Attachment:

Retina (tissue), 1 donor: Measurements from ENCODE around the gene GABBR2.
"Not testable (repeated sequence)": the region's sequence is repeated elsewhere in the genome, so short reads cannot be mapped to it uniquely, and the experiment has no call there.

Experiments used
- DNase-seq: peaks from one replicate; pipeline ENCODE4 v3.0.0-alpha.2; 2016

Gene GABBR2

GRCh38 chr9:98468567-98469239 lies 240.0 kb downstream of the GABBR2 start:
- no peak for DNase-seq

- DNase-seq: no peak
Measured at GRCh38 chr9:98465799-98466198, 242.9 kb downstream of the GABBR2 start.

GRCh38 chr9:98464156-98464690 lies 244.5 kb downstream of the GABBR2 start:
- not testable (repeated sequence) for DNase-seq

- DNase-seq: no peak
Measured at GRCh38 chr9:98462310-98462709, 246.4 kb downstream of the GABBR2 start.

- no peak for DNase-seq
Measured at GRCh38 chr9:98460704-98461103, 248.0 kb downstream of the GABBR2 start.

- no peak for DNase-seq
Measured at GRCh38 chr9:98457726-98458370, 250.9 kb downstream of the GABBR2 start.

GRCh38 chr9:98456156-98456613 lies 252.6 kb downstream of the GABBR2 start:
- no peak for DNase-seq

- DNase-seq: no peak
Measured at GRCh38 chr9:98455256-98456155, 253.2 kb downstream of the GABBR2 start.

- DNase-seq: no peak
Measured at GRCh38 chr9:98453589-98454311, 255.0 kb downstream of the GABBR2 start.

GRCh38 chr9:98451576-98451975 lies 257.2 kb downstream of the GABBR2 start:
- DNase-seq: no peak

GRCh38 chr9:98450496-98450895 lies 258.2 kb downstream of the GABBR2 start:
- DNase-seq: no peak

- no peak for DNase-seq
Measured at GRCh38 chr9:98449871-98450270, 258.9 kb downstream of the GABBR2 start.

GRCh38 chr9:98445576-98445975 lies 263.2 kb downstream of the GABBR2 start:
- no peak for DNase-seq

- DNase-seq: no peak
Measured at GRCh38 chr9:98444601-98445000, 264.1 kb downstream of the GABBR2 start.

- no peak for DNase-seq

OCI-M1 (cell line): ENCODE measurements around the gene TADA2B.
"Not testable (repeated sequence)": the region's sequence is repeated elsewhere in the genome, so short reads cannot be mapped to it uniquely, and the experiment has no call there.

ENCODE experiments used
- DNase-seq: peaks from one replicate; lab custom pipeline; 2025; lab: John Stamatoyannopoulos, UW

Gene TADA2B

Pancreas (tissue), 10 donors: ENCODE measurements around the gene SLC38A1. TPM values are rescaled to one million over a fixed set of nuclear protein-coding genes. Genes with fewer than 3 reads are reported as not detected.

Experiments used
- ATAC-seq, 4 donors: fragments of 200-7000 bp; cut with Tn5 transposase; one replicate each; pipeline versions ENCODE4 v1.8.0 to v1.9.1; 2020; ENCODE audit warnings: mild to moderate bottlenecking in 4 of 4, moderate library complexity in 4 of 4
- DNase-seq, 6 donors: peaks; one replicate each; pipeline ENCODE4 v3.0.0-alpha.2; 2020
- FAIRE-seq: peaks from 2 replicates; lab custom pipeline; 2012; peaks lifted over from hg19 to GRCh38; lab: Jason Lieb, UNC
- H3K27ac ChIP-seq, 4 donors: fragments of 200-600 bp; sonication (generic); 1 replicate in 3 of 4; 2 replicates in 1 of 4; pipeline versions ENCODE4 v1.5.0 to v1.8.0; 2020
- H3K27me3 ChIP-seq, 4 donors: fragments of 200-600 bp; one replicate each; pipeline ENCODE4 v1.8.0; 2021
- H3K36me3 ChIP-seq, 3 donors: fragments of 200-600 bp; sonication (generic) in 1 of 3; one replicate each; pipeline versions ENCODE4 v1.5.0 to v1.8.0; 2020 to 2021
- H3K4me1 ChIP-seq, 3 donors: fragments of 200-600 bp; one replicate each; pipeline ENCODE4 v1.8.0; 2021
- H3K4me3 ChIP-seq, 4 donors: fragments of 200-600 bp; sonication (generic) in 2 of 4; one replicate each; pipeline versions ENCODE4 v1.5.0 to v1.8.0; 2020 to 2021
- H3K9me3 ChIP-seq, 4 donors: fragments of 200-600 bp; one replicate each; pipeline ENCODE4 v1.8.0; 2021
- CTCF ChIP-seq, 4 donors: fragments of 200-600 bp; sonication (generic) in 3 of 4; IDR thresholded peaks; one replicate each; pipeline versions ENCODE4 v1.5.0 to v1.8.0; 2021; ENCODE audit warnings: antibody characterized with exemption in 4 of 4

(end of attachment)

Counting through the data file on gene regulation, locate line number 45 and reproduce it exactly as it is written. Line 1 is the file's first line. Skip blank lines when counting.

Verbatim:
- H3K27ac ChIP-seq, 4 donors: fragments of 200-600 bp; sonication (generic); 1 replicate in 3 of 4; 2 replicates in 1 of 4; pipeline versions ENCODE4 v1.5.0 to v1.8.0; 2020